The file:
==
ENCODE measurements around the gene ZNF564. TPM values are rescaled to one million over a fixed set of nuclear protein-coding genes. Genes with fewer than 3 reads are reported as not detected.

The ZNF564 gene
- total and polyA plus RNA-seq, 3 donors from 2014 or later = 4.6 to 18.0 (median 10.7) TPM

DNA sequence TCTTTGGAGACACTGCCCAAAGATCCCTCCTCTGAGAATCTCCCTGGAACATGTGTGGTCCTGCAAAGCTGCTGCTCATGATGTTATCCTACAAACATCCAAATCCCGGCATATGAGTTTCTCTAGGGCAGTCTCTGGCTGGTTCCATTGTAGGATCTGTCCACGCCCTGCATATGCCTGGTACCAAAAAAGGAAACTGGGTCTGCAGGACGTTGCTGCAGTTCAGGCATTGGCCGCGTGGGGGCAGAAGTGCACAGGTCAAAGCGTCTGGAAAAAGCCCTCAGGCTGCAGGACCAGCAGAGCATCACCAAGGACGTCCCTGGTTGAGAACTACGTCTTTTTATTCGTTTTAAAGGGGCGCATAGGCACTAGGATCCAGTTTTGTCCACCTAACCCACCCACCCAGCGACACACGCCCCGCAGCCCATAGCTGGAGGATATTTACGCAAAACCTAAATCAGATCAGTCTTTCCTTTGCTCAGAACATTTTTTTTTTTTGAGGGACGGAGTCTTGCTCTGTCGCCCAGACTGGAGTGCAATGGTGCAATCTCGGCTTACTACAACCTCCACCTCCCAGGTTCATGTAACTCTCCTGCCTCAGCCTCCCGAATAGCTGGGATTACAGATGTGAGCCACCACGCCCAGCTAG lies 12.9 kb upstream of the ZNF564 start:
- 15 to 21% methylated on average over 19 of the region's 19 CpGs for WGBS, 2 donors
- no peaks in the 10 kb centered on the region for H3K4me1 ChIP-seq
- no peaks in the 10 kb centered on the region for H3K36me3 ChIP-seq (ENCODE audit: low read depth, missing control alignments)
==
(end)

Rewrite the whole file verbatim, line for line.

ENCODE measurements around the gene ZNF564. TPM values are rescaled to one million over a fixed set of nuclear protein-coding genes. Genes with fewer than 3 reads are reported as not detected.

The ZNF564 gene
- total and polyA plus RNA-seq, 3 donors from 2014 or later = 4.6 to 18.0 (median 10.7) TPM

DNA sequence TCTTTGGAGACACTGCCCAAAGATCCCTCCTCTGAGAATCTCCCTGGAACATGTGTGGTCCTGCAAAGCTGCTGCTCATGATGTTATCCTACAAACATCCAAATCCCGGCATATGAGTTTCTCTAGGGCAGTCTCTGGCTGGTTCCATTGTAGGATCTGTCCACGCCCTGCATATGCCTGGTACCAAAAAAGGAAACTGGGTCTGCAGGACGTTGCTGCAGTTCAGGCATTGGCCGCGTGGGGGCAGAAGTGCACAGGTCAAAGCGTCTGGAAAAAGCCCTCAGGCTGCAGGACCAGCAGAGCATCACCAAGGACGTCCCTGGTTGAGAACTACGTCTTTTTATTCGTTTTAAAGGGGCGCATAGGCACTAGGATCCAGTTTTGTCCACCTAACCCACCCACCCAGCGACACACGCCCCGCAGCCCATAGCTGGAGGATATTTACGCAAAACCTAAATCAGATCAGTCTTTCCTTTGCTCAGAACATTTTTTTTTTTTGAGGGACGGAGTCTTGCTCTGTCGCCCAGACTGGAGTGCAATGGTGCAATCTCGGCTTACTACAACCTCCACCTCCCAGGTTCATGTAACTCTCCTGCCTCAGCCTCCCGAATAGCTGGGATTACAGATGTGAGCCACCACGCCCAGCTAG lies 12.9 kb upstream of the ZNF564 start:
- 15 to 21% methylated on average over 19 of the region's 19 CpGs for WGBS, 2 donors
- no peaks in the 10 kb centered on the region for H3K4me1 ChIP-seq
- no peaks in the 10 kb centered on the region for H3K36me3 ChIP-seq (ENCODE audit: low read depth, missing control alignments)